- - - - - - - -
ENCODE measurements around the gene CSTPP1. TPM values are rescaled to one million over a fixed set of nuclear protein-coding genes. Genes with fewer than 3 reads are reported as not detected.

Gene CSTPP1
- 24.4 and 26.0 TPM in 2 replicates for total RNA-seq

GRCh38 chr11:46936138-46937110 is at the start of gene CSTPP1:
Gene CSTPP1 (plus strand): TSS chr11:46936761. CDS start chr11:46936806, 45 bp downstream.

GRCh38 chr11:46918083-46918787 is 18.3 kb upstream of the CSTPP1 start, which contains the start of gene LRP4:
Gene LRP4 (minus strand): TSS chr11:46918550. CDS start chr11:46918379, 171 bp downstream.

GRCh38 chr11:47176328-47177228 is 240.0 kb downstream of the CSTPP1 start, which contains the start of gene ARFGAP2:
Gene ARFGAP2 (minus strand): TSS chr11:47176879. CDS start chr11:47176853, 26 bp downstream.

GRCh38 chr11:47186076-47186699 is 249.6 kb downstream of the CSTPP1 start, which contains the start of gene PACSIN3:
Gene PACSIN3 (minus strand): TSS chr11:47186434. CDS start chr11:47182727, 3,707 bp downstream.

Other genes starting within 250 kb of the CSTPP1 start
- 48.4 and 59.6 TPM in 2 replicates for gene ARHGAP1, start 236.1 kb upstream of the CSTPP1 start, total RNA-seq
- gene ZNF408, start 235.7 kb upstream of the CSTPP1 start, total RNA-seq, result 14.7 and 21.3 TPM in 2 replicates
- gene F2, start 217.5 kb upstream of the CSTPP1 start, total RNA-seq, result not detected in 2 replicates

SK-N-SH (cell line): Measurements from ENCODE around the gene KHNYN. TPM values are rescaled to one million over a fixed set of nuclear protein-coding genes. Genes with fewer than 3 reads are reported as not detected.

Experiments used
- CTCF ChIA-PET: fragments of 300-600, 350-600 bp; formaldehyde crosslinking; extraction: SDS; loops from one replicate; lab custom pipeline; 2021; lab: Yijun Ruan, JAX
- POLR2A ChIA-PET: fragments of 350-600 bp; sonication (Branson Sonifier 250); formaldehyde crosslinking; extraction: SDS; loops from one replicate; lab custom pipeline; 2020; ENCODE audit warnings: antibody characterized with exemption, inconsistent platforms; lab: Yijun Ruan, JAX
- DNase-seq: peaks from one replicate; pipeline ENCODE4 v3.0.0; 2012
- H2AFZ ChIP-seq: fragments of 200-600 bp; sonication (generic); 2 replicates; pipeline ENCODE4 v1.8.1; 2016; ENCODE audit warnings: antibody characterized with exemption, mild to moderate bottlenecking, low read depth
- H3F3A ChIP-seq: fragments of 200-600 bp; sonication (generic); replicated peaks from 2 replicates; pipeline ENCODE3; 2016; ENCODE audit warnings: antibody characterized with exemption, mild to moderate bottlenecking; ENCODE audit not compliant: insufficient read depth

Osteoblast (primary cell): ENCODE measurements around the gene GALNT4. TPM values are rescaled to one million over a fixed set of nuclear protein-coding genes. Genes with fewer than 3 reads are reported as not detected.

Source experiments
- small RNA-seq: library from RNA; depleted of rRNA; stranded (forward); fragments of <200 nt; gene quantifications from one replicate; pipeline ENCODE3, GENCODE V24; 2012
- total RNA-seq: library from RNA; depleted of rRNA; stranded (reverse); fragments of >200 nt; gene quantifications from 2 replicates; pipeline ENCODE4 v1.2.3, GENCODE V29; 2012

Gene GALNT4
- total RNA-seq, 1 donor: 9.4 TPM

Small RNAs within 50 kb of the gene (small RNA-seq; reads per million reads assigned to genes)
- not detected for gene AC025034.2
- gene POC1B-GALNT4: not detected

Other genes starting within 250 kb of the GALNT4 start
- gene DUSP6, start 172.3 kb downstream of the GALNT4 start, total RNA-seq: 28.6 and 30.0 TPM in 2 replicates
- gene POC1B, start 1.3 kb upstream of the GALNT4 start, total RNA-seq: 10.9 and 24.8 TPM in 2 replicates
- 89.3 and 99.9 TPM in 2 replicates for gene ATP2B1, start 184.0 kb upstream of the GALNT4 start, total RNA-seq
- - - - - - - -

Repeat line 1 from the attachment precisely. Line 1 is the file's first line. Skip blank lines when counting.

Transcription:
ENCODE measurements around the gene CSTPP1. TPM values are rescaled to one million over a fixed set of nuclear protein-coding genes. Genes with fewer than 3 reads are reported as not detected.